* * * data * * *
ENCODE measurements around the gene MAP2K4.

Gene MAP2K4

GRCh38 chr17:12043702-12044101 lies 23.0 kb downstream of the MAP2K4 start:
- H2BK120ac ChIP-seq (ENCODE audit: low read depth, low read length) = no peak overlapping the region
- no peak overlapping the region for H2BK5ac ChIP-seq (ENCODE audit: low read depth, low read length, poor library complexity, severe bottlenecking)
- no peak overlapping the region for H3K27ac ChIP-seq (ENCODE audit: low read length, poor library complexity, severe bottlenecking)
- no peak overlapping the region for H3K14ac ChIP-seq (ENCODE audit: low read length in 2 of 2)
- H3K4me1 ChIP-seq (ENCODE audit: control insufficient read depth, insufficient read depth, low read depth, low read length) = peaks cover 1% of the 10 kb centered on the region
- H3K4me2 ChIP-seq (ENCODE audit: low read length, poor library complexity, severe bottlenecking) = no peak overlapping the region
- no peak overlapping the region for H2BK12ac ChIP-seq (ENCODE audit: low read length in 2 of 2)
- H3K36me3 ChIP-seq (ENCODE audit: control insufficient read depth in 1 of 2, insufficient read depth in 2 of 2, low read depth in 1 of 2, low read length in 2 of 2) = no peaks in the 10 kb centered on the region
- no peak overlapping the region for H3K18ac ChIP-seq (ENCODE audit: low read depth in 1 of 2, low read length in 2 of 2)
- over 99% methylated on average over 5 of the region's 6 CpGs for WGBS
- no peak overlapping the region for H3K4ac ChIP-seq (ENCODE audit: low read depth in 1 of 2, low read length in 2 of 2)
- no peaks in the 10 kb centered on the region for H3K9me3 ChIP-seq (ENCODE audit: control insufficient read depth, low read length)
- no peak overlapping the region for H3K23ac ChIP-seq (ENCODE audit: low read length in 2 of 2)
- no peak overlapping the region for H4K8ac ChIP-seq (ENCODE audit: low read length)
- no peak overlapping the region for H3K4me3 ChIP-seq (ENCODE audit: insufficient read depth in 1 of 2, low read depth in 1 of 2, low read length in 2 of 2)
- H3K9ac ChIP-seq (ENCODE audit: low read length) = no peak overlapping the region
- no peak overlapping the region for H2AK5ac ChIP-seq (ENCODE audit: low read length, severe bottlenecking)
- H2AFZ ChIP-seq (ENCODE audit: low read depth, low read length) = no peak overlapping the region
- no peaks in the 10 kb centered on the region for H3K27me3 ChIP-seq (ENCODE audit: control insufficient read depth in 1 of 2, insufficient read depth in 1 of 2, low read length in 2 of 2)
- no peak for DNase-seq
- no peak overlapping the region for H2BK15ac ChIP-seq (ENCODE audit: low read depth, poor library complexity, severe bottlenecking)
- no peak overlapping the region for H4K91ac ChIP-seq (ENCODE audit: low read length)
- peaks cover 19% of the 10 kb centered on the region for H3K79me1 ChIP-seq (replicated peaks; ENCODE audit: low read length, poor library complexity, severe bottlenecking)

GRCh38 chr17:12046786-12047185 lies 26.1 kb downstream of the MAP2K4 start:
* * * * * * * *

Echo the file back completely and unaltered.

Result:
ENCODE measurements around the gene MAP2K4.

Gene MAP2K4

GRCh38 chr17:12043702-12044101 lies 23.0 kb downstream of the MAP2K4 start:
- H2BK120ac ChIP-seq (ENCODE audit: low read depth, low read length) = no peak overlapping the region
- no peak overlapping the region for H2BK5ac ChIP-seq (ENCODE audit: low read depth, low read length, poor library complexity, severe bottlenecking)
- no peak overlapping the region for H3K27ac ChIP-seq (ENCODE audit: low read length, poor library complexity, severe bottlenecking)
- no peak overlapping the region for H3K14ac ChIP-seq (ENCODE audit: low read length in 2 of 2)
- H3K4me1 ChIP-seq (ENCODE audit: control insufficient read depth, insufficient read depth, low read depth, low read length) = peaks cover 1% of the 10 kb centered on the region
- H3K4me2 ChIP-seq (ENCODE audit: low read length, poor library complexity, severe bottlenecking) = no peak overlapping the region
- no peak overlapping the region for H2BK12ac ChIP-seq (ENCODE audit: low read length in 2 of 2)
- H3K36me3 ChIP-seq (ENCODE audit: control insufficient read depth in 1 of 2, insufficient read depth in 2 of 2, low read depth in 1 of 2, low read length in 2 of 2) = no peaks in the 10 kb centered on the region
- no peak overlapping the region for H3K18ac ChIP-seq (ENCODE audit: low read depth in 1 of 2, low read length in 2 of 2)
- over 99% methylated on average over 5 of the region's 6 CpGs for WGBS
- no peak overlapping the region for H3K4ac ChIP-seq (ENCODE audit: low read depth in 1 of 2, low read length in 2 of 2)
- no peaks in the 10 kb centered on the region for H3K9me3 ChIP-seq (ENCODE audit: control insufficient read depth, low read length)
- no peak overlapping the region for H3K23ac ChIP-seq (ENCODE audit: low read length in 2 of 2)
- no peak overlapping the region for H4K8ac ChIP-seq (ENCODE audit: low read length)
- no peak overlapping the region for H3K4me3 ChIP-seq (ENCODE audit: insufficient read depth in 1 of 2, low read depth in 1 of 2, low read length in 2 of 2)
- H3K9ac ChIP-seq (ENCODE audit: low read length) = no peak overlapping the region
- no peak overlapping the region for H2AK5ac ChIP-seq (ENCODE audit: low read length, severe bottlenecking)
- H2AFZ ChIP-seq (ENCODE audit: low read depth, low read length) = no peak overlapping the region
- no peaks in the 10 kb centered on the region for H3K27me3 ChIP-seq (ENCODE audit: control insufficient read depth in 1 of 2, insufficient read depth in 1 of 2, low read length in 2 of 2)
- no peak for DNase-seq
- no peak overlapping the region for H2BK15ac ChIP-seq (ENCODE audit: low read depth, poor library complexity, severe bottlenecking)
- no peak overlapping the region for H4K91ac ChIP-seq (ENCODE audit: low read length)
- peaks cover 19% of the 10 kb centered on the region for H3K79me1 ChIP-seq (replicated peaks; ENCODE audit: low read length, poor library complexity, severe bottlenecking)

GRCh38 chr17:12046786-12047185 lies 26.1 kb downstream of the MAP2K4 start: